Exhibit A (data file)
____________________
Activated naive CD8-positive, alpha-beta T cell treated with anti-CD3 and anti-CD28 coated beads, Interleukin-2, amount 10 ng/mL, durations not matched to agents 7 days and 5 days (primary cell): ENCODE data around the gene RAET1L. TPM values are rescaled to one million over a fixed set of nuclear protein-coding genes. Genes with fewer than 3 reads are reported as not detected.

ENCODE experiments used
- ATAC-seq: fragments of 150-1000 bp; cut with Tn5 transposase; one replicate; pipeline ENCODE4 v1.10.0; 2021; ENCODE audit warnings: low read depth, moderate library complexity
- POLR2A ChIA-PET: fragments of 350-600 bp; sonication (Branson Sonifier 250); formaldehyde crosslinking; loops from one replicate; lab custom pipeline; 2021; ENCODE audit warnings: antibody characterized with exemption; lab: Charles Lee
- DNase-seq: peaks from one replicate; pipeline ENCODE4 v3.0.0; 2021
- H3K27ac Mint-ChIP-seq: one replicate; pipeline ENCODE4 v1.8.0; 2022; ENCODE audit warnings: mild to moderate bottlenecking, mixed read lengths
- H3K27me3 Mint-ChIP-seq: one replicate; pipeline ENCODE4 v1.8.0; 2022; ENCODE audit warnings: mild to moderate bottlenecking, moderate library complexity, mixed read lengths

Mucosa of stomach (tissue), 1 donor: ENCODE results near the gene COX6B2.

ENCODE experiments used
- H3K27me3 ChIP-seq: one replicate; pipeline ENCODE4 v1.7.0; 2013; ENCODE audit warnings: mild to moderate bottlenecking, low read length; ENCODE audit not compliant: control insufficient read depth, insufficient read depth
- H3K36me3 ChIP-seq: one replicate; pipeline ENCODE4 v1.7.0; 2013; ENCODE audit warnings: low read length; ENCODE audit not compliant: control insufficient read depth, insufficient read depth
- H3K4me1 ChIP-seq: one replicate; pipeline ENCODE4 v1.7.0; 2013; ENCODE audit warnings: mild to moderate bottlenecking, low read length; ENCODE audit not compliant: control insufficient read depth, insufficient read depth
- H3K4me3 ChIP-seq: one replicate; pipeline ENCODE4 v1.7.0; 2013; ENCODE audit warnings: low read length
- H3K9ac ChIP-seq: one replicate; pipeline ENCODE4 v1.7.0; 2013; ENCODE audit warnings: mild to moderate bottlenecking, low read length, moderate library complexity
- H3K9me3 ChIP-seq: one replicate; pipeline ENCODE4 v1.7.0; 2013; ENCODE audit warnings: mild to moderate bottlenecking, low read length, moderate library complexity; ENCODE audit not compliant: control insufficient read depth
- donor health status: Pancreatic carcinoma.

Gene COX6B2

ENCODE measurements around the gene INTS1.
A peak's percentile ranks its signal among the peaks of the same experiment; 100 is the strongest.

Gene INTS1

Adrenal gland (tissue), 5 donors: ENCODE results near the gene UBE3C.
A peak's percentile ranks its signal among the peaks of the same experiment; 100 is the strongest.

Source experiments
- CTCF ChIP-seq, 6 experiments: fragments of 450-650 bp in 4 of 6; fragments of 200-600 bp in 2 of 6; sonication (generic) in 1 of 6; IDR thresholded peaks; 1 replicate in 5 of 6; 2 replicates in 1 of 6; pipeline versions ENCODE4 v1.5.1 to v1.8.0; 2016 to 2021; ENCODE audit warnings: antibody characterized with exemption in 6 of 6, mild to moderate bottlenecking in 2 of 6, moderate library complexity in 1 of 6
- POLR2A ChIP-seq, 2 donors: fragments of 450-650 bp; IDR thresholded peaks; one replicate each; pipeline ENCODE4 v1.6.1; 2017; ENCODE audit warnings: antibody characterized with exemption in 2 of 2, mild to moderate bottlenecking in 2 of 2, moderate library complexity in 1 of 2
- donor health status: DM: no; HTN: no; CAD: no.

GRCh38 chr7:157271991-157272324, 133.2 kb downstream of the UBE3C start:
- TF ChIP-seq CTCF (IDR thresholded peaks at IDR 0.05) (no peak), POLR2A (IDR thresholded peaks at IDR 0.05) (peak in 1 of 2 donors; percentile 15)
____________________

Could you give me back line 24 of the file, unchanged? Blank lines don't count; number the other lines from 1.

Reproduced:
- CTCF ChIP-seq, 6 experiments: fragments of 450-650 bp in 4 of 6; fragments of 200-600 bp in 2 of 6; sonication (generic) in 1 of 6; IDR thresholded peaks; 1 replicate in 5 of 6; 2 replicates in 1 of 6; pipeline versions ENCODE4 v1.5.1 to v1.8.0; 2016 to 2021; ENCODE audit warnings: antibody characterized with exemption in 6 of 6, mild to moderate bottlenecking in 2 of 6, moderate library complexity in 1 of 6